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How to Make the Most of Phone Calls When You Use Hearing Aids

Talking on the phone is a notoriously difficult listening situation for people with hearing loss. It can even be a challenge for people with normal hearing. This is because sound is distorted over the phone and because visual cues like lipreading, facial expressions and gestures are absent. Below we review how to make the most of phone calls when you use hearing aids.

Stream to Your Hearing Aids

Senior woman with a hearing aid behind the ear communicates with her daughter and granddaughter via video communication via a smartphone. Full human life with hearing aids

If your hearing aids have Bluetooth capabilities and you own a smartphone, the best thing you can do is stream the audio from your phone calls directly to your hearing aids. To do this, you’ll first need to pair your hearing aids to your smartphone, then when you answer calls, make sure this is where the audio is streaming.

Place the Receiver Near the Hearing Aid Mic

If your hearing aids or phone do not have Bluetooth capabilities, you can instead place the phone as close to the hearing aid microphone as possible. If you’re not sure where the microphone on your hearing aid is, gently run a finger along the hearing aid until you hear it make contact with the mic.

Try Video Calls

In order to gain visual cues, you can use an app that allows you to make video calls. FaceTime, Facebook Messenger, Skype, Zoom and WhatsApp are all great tools for this.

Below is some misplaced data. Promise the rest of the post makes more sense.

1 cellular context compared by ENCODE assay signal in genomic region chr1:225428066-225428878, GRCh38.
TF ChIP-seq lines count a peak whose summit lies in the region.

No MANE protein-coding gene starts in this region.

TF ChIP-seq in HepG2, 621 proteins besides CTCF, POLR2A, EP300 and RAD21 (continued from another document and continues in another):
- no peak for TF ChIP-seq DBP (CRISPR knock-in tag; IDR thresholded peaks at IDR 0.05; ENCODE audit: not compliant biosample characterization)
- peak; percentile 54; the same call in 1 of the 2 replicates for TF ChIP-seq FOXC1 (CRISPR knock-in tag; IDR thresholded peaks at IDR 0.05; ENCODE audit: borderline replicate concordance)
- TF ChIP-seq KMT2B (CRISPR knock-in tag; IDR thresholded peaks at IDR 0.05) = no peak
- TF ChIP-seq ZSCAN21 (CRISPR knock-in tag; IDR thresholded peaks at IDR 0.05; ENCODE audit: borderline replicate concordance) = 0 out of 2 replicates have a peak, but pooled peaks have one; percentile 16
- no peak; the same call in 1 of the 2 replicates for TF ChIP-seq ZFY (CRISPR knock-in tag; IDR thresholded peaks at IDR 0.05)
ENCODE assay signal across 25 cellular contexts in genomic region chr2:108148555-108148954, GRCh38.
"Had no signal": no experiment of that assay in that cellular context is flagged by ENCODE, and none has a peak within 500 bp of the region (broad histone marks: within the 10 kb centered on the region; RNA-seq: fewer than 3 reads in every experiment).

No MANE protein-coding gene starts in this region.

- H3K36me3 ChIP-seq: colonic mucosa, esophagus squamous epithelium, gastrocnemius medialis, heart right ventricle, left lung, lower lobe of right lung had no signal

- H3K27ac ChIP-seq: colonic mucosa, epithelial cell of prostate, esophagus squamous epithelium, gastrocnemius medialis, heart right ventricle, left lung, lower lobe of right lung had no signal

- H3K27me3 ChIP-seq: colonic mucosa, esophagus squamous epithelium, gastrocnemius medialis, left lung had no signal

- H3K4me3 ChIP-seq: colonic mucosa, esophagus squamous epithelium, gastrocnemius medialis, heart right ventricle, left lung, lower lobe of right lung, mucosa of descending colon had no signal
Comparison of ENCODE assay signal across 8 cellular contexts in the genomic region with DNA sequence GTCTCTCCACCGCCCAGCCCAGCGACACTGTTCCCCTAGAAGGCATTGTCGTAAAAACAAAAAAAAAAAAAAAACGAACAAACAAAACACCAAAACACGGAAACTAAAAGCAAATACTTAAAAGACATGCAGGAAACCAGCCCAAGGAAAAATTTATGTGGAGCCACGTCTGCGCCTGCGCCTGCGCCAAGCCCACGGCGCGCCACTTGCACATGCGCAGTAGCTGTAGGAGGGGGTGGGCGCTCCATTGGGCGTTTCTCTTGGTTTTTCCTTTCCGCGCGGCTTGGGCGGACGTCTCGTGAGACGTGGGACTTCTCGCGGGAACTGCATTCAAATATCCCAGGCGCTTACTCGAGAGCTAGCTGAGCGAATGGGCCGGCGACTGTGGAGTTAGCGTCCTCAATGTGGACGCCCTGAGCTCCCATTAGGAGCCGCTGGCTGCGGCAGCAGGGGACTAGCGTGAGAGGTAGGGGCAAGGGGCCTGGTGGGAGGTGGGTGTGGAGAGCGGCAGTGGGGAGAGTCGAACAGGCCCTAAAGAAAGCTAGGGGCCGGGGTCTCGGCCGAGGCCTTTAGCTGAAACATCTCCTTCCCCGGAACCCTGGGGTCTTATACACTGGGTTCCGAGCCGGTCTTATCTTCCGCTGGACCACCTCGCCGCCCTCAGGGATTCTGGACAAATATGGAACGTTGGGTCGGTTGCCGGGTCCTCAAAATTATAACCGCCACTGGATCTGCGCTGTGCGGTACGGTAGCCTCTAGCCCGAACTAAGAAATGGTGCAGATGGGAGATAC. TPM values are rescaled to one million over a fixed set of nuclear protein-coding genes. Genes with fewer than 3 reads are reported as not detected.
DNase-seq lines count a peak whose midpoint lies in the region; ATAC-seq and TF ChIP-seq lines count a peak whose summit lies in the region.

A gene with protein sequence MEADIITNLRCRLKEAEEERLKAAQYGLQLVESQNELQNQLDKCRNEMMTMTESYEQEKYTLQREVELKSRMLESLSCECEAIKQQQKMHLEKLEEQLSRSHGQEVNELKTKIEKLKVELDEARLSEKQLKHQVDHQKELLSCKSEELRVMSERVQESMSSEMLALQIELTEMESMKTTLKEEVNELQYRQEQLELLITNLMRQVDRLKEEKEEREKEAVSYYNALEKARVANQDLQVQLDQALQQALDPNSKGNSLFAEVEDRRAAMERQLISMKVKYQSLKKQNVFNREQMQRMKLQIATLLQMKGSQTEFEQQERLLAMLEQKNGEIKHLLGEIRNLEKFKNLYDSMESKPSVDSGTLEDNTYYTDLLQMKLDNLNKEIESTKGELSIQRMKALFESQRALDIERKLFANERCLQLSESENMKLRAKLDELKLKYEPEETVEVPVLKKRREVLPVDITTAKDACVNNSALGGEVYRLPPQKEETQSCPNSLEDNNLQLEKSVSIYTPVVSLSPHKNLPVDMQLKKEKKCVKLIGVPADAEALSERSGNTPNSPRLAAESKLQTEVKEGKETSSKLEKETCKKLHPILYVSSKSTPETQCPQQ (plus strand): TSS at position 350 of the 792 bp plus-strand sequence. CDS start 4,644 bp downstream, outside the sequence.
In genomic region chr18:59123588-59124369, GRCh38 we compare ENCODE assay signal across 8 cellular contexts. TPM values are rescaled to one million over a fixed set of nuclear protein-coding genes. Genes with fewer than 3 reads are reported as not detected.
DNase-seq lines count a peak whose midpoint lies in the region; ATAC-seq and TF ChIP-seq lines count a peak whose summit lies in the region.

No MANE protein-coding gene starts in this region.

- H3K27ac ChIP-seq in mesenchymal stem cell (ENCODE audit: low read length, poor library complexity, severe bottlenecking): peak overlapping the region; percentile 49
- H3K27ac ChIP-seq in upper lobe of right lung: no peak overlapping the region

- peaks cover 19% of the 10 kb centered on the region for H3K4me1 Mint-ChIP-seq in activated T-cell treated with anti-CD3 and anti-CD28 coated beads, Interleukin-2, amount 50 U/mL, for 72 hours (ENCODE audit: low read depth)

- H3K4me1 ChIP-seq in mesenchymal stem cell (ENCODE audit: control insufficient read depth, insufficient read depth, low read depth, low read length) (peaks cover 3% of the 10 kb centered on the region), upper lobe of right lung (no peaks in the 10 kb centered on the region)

Turn on Speakerphone

While less private, turning on speakerphone does offer some advantages. First, it can reduce interference since you don’t have to hold the phone so close to your hearing aids. Second, it allows you to hear with both ears instead of just one.

Get an Amplified Telephone

Sometimes, an amplified telephone made specifically with people with hearing loss in mind is the best solution. Talk to your audiologist at Topeka Ear Nose & Throat to learn how to get one for free.

Get a Captioned Telephone

If an amplified telephone doesn’t work well for you, there’s another option: a captioned telephone. These are also designed specifically for people with hearing loss. They work by providing live captions of what your conversation partner is saying. Popular models include CapTel and CaptionCall. Again, talk to your audiologist to learn more.

For more information or to schedule an appointment, call Topeka Ear Nose & Throat today.


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